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Feature of the Month: Pet Preparedness

For most of us, our pets are part of our families. In an emergency, however, our pets need special consideration and care to ensure that they stay safe.

The best way to protect your household from the effects of a disaster is to have a disaster plan. If you are a pet owner, that plan must include your pets. Being prepared can save their lives. In the event of a disaster, if you must evacuate, the most important thing you can do to protect your pets is to evacuate them too. If it's not safe for you to stay behind then it's not safe to leave pets behind either. Take action now so you know how to best care for your furry friends when the unexpected occurs.

 

Assemble a Pet Emergency Preparedness Kit

Keep your pet’s essential supplies in sturdy containers that can be easily accessed and carried (a duffle bag or covered trash containers, for example). Your pet emergency preparedness kit should include:

  • Medications and medical records (stored in a waterproof container) and a First Aid kit.
  • Sturdy leashes, harnesses, and/or carriers to transport pets safely and ensure that your animals can't escape.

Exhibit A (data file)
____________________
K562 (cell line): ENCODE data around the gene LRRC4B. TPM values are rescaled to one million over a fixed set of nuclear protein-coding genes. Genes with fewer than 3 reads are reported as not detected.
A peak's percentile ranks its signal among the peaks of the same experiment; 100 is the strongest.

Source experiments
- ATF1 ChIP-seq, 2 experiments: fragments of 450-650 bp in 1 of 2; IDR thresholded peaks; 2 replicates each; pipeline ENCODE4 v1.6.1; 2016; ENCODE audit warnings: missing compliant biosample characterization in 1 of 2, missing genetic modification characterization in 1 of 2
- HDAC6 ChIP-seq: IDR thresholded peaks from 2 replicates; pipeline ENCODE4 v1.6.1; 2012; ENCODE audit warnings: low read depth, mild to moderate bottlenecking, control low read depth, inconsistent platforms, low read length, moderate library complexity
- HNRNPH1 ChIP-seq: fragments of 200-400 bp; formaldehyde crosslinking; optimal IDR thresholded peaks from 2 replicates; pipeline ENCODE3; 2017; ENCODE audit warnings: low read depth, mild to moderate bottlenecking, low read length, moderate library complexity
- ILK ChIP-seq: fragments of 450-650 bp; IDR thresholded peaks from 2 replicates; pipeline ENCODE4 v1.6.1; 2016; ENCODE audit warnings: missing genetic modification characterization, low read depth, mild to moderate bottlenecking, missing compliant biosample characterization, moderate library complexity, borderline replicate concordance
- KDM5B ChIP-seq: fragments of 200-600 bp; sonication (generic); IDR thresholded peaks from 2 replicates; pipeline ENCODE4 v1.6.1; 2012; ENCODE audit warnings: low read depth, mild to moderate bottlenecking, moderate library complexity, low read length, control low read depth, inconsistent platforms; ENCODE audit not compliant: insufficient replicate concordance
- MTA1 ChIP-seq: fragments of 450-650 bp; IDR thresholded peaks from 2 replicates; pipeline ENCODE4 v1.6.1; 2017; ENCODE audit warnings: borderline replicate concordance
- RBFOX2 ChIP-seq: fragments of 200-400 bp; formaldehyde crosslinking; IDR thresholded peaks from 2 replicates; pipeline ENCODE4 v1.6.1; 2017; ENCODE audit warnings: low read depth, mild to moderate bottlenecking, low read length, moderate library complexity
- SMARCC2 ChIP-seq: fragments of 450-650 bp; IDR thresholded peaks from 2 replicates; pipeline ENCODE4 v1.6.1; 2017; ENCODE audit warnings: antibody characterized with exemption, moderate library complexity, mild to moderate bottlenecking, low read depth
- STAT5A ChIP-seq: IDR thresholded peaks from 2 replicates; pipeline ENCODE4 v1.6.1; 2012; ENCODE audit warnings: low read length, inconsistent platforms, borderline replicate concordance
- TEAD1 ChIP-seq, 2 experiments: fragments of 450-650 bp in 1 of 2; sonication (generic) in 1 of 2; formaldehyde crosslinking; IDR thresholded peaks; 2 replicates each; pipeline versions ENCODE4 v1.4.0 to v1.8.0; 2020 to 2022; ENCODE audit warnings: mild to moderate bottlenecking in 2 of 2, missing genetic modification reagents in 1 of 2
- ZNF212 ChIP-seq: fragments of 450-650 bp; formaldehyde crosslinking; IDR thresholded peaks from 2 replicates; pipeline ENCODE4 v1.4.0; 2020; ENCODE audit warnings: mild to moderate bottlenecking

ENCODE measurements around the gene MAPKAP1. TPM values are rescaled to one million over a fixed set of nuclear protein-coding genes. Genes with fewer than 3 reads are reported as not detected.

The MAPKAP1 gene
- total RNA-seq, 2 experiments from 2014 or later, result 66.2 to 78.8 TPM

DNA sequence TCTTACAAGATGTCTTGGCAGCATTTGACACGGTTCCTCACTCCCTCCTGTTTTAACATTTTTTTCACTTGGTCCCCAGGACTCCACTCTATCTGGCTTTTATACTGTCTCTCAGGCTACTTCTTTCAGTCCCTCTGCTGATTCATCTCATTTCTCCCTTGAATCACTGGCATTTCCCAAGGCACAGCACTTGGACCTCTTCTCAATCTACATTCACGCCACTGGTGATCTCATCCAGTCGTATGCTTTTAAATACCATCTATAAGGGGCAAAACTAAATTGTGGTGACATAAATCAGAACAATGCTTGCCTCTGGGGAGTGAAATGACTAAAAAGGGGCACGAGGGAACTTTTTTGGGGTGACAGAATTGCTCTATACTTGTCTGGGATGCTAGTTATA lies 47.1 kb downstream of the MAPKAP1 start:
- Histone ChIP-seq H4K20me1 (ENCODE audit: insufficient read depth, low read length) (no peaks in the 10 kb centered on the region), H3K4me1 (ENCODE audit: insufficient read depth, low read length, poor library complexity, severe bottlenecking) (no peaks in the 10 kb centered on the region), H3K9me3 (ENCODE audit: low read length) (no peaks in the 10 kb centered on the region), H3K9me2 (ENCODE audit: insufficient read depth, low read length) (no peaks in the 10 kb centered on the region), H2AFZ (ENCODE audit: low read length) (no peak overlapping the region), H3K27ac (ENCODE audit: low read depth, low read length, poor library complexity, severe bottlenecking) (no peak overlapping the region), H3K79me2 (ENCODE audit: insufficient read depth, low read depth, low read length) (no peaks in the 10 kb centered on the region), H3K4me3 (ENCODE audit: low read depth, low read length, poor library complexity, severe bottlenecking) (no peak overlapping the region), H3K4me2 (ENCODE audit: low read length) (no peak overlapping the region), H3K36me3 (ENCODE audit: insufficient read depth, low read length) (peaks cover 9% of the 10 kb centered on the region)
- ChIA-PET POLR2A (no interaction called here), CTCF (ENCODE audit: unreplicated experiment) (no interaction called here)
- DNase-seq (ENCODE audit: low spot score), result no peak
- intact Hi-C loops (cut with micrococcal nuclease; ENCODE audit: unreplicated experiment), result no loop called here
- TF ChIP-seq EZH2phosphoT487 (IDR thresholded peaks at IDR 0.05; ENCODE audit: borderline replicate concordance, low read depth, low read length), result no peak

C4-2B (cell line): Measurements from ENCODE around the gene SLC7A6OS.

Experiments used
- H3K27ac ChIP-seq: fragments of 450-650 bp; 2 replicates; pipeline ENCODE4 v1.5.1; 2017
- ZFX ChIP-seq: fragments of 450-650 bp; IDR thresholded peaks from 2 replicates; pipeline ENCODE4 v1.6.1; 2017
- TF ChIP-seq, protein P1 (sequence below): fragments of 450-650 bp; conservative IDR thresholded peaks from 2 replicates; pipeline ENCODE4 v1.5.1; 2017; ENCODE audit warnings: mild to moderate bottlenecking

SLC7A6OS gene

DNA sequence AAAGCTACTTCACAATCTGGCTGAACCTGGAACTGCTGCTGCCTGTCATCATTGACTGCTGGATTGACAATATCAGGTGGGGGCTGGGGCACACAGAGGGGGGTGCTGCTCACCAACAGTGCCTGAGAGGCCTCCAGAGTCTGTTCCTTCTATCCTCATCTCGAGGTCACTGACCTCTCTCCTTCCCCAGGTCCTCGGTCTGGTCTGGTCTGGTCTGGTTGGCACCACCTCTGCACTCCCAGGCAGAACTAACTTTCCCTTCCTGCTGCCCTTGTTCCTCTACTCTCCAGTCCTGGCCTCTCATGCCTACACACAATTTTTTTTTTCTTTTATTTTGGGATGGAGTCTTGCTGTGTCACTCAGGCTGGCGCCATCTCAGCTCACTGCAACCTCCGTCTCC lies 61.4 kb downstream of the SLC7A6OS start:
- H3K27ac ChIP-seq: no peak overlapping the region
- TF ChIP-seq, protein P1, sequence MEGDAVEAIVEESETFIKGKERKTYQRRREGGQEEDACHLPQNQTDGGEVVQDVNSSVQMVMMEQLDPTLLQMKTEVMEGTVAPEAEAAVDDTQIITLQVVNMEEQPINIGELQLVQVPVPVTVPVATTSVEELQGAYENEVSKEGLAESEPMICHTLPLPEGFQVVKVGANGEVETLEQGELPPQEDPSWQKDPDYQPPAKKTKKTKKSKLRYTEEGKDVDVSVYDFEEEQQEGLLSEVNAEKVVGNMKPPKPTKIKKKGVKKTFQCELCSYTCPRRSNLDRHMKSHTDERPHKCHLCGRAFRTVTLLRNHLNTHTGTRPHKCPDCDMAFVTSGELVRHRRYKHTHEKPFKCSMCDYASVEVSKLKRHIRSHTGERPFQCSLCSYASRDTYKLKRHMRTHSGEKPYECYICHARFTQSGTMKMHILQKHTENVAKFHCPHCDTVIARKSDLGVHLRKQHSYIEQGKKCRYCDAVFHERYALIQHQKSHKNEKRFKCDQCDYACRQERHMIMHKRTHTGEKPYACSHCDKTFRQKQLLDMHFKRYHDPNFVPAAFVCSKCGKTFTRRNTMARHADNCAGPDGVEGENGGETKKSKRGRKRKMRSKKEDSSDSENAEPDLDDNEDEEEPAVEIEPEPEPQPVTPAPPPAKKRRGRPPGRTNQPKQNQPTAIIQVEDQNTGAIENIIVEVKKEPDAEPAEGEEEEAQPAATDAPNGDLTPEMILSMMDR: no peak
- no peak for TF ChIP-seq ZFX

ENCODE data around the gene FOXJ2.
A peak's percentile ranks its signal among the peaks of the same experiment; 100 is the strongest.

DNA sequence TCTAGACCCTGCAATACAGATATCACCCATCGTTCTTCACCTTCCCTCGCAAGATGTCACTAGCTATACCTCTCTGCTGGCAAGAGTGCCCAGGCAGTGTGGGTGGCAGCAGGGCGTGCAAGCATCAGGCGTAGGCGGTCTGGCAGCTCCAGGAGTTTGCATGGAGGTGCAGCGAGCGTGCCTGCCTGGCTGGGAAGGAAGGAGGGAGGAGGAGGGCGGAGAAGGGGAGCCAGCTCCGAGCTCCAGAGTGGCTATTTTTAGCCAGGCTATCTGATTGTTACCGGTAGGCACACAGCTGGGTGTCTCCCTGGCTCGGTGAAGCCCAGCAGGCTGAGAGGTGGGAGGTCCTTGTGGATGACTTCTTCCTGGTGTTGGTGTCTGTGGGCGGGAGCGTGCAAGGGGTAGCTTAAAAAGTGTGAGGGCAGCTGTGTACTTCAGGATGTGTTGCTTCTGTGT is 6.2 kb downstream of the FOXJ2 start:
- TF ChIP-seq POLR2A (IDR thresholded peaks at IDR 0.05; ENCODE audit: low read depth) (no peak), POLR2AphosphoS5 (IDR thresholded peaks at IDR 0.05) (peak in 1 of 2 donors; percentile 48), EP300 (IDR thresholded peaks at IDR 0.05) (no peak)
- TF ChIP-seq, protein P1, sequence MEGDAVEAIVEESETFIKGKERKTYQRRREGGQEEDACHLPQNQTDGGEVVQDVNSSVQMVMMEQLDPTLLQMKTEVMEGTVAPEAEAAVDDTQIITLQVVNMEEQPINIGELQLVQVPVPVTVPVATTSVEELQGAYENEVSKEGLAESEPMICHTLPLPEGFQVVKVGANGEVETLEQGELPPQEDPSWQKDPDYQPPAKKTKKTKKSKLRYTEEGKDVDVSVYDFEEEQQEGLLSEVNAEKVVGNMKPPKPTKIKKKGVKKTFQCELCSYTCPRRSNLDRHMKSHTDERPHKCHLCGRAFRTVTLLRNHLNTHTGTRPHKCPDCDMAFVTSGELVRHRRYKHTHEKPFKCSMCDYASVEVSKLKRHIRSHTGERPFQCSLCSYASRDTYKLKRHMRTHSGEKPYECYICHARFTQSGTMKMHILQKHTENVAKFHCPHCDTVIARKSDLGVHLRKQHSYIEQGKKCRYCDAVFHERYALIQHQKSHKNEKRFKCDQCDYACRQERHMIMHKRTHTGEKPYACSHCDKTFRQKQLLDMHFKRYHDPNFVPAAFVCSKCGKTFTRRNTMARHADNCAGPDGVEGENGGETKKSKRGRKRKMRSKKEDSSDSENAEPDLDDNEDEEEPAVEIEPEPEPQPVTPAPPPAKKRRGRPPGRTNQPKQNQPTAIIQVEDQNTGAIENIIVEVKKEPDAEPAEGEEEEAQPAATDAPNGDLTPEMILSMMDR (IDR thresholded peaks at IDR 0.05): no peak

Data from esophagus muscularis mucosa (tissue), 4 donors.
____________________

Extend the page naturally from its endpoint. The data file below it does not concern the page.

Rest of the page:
• Current photos of your pets in case they get lost.
  • Food, drinkable water, bowls, cat litter/pan, and manual can opener.
  • Information on feeding schedules, medical conditions, behavior problems, and the name and number of your veterinarian in case you have to foster or board your pets.
  • Pet bed or toys if easily transportable.

Find a Safe Place to Take Your Pets

  • Certain organizations, such as the Red Cross, do not permit pets other than service animals to stay in disaster shelters. 
  • Contact hotels and motels outside your local area to check their policies on accepting pets and restrictions on number, size and species. Ask if "no pet" policies can be waived in an emergency. Keep a list of "pet friendly" places, including phone numbers, with your disaster supplies.
  • Ask friends, relatives or others outside the affected area whether they could shelter your animals during an emergency.
  • Make a list of boarding facilities and veterinarians who could shelter animals in an emergency; include 24-hour phone numbers in your emergency plan.
  • Ask local animal shelters if they provide emergency shelter or foster care for pets during a disaster.

For more information, please visit the Ready.org page on Pet Preparedness for additional tips, videos and more.


Get the whole family involved! Click the image below for more information and ready resources